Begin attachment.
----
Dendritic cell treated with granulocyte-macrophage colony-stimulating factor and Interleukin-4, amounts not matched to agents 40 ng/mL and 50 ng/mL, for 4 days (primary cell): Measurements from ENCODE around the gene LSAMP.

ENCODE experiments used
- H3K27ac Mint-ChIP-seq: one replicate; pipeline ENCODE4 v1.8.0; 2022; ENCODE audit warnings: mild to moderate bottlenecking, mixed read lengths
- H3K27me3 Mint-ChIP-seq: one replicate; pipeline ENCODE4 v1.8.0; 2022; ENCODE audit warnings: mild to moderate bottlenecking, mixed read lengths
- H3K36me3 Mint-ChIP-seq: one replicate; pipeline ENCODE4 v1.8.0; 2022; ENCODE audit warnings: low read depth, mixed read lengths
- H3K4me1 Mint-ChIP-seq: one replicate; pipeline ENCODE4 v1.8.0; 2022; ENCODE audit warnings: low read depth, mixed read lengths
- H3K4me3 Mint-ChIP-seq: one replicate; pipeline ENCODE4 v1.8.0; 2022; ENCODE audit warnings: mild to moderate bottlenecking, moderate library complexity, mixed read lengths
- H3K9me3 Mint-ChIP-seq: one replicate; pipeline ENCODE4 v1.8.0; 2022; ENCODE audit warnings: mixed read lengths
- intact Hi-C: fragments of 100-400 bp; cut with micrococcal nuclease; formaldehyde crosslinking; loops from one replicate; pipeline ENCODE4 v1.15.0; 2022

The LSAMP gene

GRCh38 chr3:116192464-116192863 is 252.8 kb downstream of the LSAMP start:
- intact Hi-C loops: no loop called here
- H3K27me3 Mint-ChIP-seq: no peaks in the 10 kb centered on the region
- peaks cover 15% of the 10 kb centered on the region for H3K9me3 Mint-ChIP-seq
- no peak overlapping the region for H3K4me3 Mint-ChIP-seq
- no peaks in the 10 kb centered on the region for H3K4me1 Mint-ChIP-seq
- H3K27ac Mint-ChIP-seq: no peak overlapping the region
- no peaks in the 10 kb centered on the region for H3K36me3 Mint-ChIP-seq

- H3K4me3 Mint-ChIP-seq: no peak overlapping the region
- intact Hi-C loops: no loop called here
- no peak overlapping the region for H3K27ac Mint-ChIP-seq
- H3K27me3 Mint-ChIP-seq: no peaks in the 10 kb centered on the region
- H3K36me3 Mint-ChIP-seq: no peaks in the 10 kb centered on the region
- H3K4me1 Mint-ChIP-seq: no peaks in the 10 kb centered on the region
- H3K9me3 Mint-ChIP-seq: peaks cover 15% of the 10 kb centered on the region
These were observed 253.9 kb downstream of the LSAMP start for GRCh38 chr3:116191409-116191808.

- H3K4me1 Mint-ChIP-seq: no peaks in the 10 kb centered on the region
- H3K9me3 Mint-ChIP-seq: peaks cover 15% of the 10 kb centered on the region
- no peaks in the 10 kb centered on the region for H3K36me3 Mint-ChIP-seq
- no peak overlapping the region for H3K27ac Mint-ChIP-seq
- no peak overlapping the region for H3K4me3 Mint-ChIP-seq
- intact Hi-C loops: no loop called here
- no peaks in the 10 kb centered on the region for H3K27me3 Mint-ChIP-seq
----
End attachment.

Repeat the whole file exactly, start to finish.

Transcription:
Dendritic cell treated with granulocyte-macrophage colony-stimulating factor and Interleukin-4, amounts not matched to agents 40 ng/mL and 50 ng/mL, for 4 days (primary cell): Measurements from ENCODE around the gene LSAMP.

ENCODE experiments used
- H3K27ac Mint-ChIP-seq: one replicate; pipeline ENCODE4 v1.8.0; 2022; ENCODE audit warnings: mild to moderate bottlenecking, mixed read lengths
- H3K27me3 Mint-ChIP-seq: one replicate; pipeline ENCODE4 v1.8.0; 2022; ENCODE audit warnings: mild to moderate bottlenecking, mixed read lengths
- H3K36me3 Mint-ChIP-seq: one replicate; pipeline ENCODE4 v1.8.0; 2022; ENCODE audit warnings: low read depth, mixed read lengths
- H3K4me1 Mint-ChIP-seq: one replicate; pipeline ENCODE4 v1.8.0; 2022; ENCODE audit warnings: low read depth, mixed read lengths
- H3K4me3 Mint-ChIP-seq: one replicate; pipeline ENCODE4 v1.8.0; 2022; ENCODE audit warnings: mild to moderate bottlenecking, moderate library complexity, mixed read lengths
- H3K9me3 Mint-ChIP-seq: one replicate; pipeline ENCODE4 v1.8.0; 2022; ENCODE audit warnings: mixed read lengths
- intact Hi-C: fragments of 100-400 bp; cut with micrococcal nuclease; formaldehyde crosslinking; loops from one replicate; pipeline ENCODE4 v1.15.0; 2022

The LSAMP gene

GRCh38 chr3:116192464-116192863 is 252.8 kb downstream of the LSAMP start:
- intact Hi-C loops: no loop called here
- H3K27me3 Mint-ChIP-seq: no peaks in the 10 kb centered on the region
- peaks cover 15% of the 10 kb centered on the region for H3K9me3 Mint-ChIP-seq
- no peak overlapping the region for H3K4me3 Mint-ChIP-seq
- no peaks in the 10 kb centered on the region for H3K4me1 Mint-ChIP-seq
- H3K27ac Mint-ChIP-seq: no peak overlapping the region
- no peaks in the 10 kb centered on the region for H3K36me3 Mint-ChIP-seq

- H3K4me3 Mint-ChIP-seq: no peak overlapping the region
- intact Hi-C loops: no loop called here
- no peak overlapping the region for H3K27ac Mint-ChIP-seq
- H3K27me3 Mint-ChIP-seq: no peaks in the 10 kb centered on the region
- H3K36me3 Mint-ChIP-seq: no peaks in the 10 kb centered on the region
- H3K4me1 Mint-ChIP-seq: no peaks in the 10 kb centered on the region
- H3K9me3 Mint-ChIP-seq: peaks cover 15% of the 10 kb centered on the region
These were observed 253.9 kb downstream of the LSAMP start for GRCh38 chr3:116191409-116191808.

- H3K4me1 Mint-ChIP-seq: no peaks in the 10 kb centered on the region
- H3K9me3 Mint-ChIP-seq: peaks cover 15% of the 10 kb centered on the region
- no peaks in the 10 kb centered on the region for H3K36me3 Mint-ChIP-seq
- no peak overlapping the region for H3K27ac Mint-ChIP-seq
- no peak overlapping the region for H3K4me3 Mint-ChIP-seq
- intact Hi-C loops: no loop called here
- no peaks in the 10 kb centered on the region for H3K27me3 Mint-ChIP-seq